The problem is that the wall thimble has a 7" diameter with 10" square fire stop. Most of the core drilling gear I have seen goes up to 6" or else you have to step up to a bigger rig. I figure it will have to be an 8" hole which will give me a little play and still leave 1" of cover on all sides for the fire stop.

I already have the rotary hammer but it sucks, I need a new one. The bits that can be used in a rotary hammer are far too shallow. I would need about an 18" depth typically (12" block or poured wall, gap, 4 1/2" of brick).

Tankless - I hear you. I of course have a 3 pound and the chisel you describe but I have X amount of go juice on any given day and there is no way I'm going to spend any significant part of it tearing down the Berlin wall 'cause the job is going to be complete before I leave for the day. What are you, 26 or something?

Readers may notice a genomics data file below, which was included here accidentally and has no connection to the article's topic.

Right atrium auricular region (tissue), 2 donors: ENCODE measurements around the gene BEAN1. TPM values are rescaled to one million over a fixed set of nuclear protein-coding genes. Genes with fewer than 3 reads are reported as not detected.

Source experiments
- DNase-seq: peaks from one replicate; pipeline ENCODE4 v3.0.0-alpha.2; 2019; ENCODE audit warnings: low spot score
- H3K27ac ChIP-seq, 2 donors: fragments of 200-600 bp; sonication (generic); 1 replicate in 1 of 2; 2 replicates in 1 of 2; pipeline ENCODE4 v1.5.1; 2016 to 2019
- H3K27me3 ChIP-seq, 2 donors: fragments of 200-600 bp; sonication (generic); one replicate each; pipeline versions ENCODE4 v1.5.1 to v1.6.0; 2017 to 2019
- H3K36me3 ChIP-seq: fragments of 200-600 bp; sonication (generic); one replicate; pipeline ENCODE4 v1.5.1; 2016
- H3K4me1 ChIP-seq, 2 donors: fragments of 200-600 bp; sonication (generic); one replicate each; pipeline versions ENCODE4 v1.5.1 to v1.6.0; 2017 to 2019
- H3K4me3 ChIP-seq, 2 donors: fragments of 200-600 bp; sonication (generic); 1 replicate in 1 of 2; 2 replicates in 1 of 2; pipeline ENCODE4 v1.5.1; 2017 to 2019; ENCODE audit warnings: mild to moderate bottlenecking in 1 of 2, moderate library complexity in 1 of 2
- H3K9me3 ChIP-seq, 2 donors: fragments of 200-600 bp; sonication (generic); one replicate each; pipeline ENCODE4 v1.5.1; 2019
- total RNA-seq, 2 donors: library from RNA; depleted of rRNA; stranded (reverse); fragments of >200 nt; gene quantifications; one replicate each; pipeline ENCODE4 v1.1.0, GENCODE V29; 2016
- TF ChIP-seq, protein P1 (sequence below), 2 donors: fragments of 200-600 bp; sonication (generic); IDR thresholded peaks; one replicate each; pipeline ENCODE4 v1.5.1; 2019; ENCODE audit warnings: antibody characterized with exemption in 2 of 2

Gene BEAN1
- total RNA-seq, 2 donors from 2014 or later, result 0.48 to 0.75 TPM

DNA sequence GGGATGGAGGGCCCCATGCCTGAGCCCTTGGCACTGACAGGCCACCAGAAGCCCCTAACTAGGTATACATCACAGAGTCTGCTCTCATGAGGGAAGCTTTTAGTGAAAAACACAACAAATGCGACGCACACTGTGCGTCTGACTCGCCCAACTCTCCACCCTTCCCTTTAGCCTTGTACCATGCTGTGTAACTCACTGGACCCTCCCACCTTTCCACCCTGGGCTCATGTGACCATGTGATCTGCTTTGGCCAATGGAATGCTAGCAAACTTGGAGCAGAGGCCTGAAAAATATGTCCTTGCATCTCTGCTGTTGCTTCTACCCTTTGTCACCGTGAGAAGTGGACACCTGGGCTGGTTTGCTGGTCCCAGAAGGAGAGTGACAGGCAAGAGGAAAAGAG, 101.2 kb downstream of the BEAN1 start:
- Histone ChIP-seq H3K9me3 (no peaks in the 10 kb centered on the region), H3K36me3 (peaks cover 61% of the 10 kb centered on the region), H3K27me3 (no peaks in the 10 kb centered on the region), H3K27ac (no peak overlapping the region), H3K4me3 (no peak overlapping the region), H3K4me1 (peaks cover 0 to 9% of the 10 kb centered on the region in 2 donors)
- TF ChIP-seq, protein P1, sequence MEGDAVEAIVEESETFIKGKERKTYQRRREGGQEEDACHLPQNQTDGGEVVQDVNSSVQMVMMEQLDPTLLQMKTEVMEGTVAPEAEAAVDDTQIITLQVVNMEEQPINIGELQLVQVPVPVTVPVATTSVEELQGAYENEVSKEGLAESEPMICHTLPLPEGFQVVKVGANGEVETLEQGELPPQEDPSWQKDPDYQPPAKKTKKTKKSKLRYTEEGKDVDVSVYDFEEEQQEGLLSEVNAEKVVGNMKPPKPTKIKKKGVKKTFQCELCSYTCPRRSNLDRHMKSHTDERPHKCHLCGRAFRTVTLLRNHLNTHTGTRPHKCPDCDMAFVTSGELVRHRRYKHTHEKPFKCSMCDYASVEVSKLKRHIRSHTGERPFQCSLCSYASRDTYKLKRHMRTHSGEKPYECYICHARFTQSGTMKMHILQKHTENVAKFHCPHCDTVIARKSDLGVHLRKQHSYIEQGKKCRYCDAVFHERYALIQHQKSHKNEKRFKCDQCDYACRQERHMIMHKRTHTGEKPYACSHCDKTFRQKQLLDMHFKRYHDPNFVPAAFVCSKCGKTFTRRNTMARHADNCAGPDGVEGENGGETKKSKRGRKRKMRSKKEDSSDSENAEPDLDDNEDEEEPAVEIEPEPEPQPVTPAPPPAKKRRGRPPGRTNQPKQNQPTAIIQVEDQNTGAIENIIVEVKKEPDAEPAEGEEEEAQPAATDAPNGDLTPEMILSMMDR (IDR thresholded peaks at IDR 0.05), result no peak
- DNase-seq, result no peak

KTS - How heavy is heavy, what do you usually use that for, and what is special about it the chainsaw, the chain, or both?
 

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Discussion Starter #6
Oh yeah, the 4 hours was not 4 hours of beating on a brick wall. It started at my arrival and included all of my unloading and set up, evaluation and final decision on exact location, very careful measurements and rechecking of the measurements because the tolerances were so tight, I had to move a ton of stuff out of the way in the enclosed basement to get to the location I wanted, marking of the wall on both sides, and now I start with the drilling and sawing and breaking. It was a little under 4 hours. Still much too long but no, it did not take me 4 hours of hammering to bust through a brick wall even though it was 3 walls thick.